Most publishers not named Turner don’t have the opportunity to just say no to programmatic ad buying. That means figuring out how to do it right.
Take Netherlands-based casual-games publisher Spil. After dabbling with exchanges, the publisher decided to shift its entire 20-person sales department to focus on programmatic ad sales.
It is relying heavily on supply-side platforms — Google’s Admeld and Dutch SSP Improve Digital — to automate as much of its selling as possible. The move was hastened by the fact that Spil’s games attract global audiences. The only way it could make money in most of these markets is through automation, the company concluded.
“The signs and the way the market is moving are so clearly going programmatic,” said Bas Seelen, Spil’s vp of advertising. “Whether it’s standard display, rich media or video, it would be foolish to keep believing in something we weren’t able to do well.”
Before entering the automated field, Spil ran typical standard display, but it also did a lot of special formats. But Seelen has been reading the tea leaves, and he believes the time is now to go programmatic, as automated buying makes buying and selling ads more cost-efficient and scalable. The prospect is even more appealing for a publisher like Spil, which attracts eyeballs from such a wide range of markets.
Spil owns 40 casual-game sites in pretty much every major language and boasts of reaching 200 million users around the world every month, with heavy usage in Latin America, Russia and India, as well as the United States. ComScore puts it at 7.7 million uniques in the U.S. For example, one of its sites, GirlsGoGames.com, gets 4.4 million uniques with games like “Sara’s Cooking Class,” where players can take different ingredients and make food.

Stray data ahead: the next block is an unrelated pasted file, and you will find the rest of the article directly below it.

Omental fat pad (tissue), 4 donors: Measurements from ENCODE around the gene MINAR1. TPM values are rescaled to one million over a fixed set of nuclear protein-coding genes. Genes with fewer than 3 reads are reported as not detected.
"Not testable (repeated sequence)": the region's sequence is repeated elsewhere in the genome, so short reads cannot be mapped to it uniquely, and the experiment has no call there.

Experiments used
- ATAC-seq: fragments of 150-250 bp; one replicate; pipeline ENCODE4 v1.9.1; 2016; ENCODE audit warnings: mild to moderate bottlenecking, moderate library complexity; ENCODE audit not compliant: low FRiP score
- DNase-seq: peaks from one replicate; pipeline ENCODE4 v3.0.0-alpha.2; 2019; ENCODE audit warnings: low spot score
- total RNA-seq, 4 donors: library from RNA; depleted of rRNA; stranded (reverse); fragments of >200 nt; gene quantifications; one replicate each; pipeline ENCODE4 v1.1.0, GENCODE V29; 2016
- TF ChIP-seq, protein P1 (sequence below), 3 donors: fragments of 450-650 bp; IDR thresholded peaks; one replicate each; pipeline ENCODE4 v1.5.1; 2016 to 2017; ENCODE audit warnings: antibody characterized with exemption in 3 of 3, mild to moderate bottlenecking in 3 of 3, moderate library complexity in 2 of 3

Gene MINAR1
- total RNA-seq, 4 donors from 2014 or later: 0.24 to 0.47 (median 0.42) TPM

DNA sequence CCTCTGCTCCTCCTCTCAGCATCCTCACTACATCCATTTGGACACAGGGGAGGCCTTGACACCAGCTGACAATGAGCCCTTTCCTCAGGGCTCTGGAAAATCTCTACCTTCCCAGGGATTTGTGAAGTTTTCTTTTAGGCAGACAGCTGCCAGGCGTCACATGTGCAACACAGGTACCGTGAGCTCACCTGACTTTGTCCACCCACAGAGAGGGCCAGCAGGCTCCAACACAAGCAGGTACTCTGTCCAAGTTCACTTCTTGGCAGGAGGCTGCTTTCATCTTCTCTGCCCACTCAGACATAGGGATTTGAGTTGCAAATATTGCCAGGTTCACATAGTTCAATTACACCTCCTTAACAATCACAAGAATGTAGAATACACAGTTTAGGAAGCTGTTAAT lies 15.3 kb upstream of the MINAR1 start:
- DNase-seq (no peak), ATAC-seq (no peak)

As the media world becomes smaller, and international audiences grow larger, publishers need to eliminate inefficiencies on the sell-side, which means a growing wave of publishers gingerly tiptoeing into programmatic buying. Take, for example, The Guardian and The Daily Mail. While both U.K. publishers have made significant inroads in the U.S., they’re both taking cautious glances at RTB. Global audiences, while not meaning much to U.S. buyers, do mean something to global brands, and RTB is a way for those marketers to efficiently access those users.
Part of the new programmatic ecosystem isn’t just remnant trading, he argues. Spil works with pretty much everyone, and Seelen says it’s seen programmatic success with Kellogg’s, Disney, Universal, Lego and Unilever.
He wouldn’t discuss pricing, but he did say that the company’s eCPM improved between 10 and 15 percent in the last year after going programmatic.
“We can target pretty well by having the games being played by users and implementing data strategy,” Seelen said. “We have a big chunk of audience that is female, so family-oriented advertisers spend money with us.”
Image via Shutterstock
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